Sale of Belfast’s Havelock House marks end of broadcasting history
UTV had already said goodbye to its home of 59 years after moving to new studio
An empty control room in Havelock House, previously owned by UTV Media.
UTV’s Studio One at Havelock House. The channel, now owned by ITV plc, has moved out of its historic home to new premises in the Belfast Harbour Estate.
It was once a hemstitching warehouse, and later a wartime billet for American soldiers stationed in the North. But Belfast’s Havelock House, a labyrinthine building on the city’s Ormeau Road, is best known for being the pink-hued home to Ulster Television, aka UTV, from 1959 until earlier this year.
Yesterday it was confirmed by property agents Savills that the building has been sold to London-based Olympian Homes, which plans to redevelop it and turn it into flats (located enviably close to the city centre). UTV, which was acquired by ITV plc in 2015, has already moved out and is these days “well settled”, it says, in a new studio and production facility in the Belfast Harbour Estate.
True, there was something rather moribund about the place in its final years, with its second studio falling into disuse as a result of programming cuts inflicted during the recession. There was little sign of the capital investment for necessary technical upgrades, while the year before the sale of UTV Media’s television assets to ITV was a dismal period of profit warnings triggered by its over-confident foray into the Republic with the UTV Ireland channel.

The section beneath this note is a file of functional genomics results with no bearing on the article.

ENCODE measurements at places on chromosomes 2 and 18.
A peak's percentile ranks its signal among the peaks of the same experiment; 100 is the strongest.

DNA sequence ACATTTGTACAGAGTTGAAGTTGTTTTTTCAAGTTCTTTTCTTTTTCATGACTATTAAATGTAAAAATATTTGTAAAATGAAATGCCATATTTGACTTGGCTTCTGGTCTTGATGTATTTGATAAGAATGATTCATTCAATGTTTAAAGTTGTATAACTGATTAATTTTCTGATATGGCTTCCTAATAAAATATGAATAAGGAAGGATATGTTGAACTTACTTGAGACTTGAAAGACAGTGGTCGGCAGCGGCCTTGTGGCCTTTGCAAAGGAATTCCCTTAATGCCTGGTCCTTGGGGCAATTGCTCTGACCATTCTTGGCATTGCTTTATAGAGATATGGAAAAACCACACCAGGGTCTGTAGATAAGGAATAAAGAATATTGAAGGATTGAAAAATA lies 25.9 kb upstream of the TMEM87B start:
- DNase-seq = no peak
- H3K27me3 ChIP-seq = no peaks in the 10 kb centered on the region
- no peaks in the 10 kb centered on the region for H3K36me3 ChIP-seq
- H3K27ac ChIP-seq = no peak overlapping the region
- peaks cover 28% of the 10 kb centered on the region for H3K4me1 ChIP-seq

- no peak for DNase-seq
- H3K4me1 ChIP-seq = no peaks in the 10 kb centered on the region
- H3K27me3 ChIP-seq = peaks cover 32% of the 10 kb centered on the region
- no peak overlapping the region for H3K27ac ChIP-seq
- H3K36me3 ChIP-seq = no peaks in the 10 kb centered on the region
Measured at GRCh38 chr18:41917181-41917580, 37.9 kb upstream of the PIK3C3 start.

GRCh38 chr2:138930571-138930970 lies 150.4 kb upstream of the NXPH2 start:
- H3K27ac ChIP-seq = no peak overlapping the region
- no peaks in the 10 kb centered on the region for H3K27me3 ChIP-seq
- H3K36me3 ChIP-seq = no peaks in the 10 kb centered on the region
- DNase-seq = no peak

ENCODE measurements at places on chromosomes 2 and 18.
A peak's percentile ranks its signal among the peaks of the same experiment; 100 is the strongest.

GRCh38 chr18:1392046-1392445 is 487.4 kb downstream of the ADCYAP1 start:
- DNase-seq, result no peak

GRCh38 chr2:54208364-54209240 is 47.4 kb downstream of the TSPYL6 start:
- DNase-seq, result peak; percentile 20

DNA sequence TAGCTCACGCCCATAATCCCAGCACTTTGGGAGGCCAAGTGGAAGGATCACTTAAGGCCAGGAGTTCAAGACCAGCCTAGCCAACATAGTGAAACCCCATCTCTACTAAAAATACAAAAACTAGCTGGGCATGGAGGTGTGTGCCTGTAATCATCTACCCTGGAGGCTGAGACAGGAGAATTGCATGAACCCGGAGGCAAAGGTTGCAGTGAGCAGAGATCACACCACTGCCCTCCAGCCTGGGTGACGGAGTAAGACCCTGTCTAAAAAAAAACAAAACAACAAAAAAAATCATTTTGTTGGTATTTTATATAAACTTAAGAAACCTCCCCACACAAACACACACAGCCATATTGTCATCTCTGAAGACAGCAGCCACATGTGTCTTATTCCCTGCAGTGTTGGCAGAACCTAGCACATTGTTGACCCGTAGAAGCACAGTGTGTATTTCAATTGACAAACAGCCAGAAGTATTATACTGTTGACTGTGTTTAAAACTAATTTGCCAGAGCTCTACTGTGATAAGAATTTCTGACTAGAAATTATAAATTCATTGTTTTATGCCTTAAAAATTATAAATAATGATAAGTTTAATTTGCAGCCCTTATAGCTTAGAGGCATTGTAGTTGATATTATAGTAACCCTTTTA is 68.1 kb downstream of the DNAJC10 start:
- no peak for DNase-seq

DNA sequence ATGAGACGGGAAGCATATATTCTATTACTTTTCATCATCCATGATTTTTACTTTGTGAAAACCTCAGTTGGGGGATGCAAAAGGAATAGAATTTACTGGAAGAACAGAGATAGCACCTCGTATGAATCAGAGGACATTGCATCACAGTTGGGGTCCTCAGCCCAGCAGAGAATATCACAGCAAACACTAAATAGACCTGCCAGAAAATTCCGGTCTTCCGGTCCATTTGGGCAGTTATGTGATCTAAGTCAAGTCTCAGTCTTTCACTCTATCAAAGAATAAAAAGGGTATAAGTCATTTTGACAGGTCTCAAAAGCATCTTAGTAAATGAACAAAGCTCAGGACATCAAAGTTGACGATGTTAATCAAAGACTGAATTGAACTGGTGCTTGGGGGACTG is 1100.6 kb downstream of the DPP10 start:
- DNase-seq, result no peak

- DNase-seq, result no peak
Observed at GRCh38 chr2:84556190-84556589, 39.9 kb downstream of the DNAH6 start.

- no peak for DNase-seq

But the sale of Havelock House still marks the final act in a protracted end to a piece of 20th century broadcasting history.
When actor Laurence Olivier went on air in the closing months of the 1950s and declared it to be his “unique privilege” to be “the first person to appear before you on Ulster Television” – in black-and-white, of course – he did so from Havelock House. Pre-dating RTÉ, this was the first television channel to be broadcast from Ireland.
“Generally speaking, facilities will be inferior to the BBC,” The Irish Times reported days before the launch in October 1959, “but, looking at the personalities involved, the creative spark may well burn a little brighter”.
Later, the building became busier for a reason unconnected with UTV’s own fortunes: it was often used by international television crews to process and edit their film footage of the Troubles.